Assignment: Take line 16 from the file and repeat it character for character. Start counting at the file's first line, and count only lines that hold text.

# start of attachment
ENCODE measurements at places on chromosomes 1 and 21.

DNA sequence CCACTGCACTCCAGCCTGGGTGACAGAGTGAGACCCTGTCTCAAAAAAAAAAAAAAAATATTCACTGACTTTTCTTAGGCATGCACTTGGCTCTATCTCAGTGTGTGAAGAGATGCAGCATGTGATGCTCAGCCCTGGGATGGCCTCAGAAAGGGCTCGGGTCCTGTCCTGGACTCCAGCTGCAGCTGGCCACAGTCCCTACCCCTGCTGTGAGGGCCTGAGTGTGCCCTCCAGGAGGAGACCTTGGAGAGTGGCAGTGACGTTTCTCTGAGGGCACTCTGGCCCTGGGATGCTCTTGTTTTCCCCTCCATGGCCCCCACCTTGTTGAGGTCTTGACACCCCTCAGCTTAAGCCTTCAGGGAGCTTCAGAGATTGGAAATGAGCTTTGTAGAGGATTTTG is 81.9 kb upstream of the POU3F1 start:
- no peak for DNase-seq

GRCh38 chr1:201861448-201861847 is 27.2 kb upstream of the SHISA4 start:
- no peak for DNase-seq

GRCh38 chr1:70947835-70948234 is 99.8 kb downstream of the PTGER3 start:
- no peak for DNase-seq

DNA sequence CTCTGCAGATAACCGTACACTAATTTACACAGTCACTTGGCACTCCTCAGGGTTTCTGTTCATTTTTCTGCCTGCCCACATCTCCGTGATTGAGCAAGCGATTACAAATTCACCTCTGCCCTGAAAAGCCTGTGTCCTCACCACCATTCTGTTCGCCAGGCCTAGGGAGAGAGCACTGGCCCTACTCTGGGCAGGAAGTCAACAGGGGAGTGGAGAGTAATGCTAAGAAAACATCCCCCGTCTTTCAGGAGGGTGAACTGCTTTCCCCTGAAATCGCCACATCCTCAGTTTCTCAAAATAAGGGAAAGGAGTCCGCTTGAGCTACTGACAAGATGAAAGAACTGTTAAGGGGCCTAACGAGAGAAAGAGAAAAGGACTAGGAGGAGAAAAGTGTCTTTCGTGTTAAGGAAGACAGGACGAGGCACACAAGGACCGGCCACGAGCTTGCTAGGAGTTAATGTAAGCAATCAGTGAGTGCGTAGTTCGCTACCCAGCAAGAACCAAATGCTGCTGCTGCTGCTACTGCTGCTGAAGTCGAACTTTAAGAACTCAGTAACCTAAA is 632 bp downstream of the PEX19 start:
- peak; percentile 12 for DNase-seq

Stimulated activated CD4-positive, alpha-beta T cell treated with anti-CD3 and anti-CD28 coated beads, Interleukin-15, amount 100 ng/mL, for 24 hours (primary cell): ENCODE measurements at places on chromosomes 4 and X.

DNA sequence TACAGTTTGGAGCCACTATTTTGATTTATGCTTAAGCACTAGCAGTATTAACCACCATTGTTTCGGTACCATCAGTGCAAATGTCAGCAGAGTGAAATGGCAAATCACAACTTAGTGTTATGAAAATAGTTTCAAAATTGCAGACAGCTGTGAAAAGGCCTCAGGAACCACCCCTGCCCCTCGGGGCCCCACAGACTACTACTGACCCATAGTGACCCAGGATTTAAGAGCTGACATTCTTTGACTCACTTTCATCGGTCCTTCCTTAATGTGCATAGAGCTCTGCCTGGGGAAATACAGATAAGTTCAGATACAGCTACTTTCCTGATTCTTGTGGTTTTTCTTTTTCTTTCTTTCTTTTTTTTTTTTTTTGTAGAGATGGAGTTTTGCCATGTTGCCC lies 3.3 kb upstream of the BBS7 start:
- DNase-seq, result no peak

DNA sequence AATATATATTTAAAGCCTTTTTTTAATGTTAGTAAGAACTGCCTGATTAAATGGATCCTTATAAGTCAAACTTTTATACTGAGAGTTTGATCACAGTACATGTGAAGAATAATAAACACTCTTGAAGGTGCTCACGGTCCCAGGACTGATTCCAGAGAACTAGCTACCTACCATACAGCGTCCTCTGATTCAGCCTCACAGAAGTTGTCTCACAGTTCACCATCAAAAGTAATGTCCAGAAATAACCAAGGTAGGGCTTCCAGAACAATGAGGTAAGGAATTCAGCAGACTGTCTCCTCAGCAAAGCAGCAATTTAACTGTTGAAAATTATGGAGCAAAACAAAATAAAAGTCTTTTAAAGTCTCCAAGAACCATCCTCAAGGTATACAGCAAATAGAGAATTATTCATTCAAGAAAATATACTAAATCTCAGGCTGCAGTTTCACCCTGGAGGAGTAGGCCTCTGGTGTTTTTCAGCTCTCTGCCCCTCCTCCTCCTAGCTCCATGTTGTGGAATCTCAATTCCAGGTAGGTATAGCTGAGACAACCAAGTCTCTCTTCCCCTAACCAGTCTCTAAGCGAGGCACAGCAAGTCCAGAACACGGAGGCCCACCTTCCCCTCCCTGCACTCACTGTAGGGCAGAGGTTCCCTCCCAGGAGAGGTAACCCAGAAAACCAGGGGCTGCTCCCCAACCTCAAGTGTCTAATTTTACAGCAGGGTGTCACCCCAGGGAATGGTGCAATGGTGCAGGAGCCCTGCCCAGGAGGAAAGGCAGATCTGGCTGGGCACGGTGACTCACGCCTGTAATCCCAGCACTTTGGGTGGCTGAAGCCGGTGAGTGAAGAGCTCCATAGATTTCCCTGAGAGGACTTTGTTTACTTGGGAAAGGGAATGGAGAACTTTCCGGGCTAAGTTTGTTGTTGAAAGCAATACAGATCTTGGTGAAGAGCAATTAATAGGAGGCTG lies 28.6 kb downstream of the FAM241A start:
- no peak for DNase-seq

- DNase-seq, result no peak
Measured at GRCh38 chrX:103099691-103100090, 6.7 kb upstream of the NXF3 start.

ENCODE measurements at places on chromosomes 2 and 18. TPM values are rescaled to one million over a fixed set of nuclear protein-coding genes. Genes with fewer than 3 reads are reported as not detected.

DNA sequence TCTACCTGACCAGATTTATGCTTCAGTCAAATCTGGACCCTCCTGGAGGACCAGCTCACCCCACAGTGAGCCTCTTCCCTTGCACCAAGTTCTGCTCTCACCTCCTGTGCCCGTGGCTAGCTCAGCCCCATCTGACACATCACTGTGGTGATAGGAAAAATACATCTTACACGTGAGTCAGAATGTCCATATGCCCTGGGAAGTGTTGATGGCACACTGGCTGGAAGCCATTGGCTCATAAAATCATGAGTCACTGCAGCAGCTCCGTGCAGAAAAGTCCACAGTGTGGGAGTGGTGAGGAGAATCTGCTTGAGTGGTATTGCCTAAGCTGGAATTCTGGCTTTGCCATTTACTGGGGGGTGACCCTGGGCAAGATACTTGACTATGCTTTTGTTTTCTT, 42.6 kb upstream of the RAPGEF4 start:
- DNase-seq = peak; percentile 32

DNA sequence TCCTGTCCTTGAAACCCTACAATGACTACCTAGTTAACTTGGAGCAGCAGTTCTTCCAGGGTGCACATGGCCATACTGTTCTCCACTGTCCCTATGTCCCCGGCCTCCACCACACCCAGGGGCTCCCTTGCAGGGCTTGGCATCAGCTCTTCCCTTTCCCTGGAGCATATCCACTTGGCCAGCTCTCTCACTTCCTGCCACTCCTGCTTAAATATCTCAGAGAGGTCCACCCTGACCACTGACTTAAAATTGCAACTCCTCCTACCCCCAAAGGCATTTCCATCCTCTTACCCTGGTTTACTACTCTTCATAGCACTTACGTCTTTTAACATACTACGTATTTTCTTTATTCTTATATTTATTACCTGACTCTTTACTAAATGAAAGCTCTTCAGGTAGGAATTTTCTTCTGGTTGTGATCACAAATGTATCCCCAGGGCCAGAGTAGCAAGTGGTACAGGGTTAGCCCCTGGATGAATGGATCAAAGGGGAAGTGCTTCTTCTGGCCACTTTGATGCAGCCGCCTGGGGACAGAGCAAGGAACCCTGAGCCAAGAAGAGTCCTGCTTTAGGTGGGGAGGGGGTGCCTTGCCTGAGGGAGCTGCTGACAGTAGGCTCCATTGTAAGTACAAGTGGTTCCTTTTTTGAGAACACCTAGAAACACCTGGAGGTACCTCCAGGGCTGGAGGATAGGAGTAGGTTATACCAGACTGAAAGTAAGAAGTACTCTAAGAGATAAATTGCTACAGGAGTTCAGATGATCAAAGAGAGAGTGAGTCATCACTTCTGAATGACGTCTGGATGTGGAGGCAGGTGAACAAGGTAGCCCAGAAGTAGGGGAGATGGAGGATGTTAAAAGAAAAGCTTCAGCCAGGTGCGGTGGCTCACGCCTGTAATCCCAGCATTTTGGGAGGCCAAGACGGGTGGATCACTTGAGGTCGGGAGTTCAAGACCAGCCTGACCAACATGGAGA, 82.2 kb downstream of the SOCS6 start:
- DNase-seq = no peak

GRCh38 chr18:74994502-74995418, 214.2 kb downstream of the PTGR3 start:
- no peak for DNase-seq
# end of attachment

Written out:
Measured at GRCh38 chrX:103099691-103100090, 6.7 kb upstream of the NXF3 start.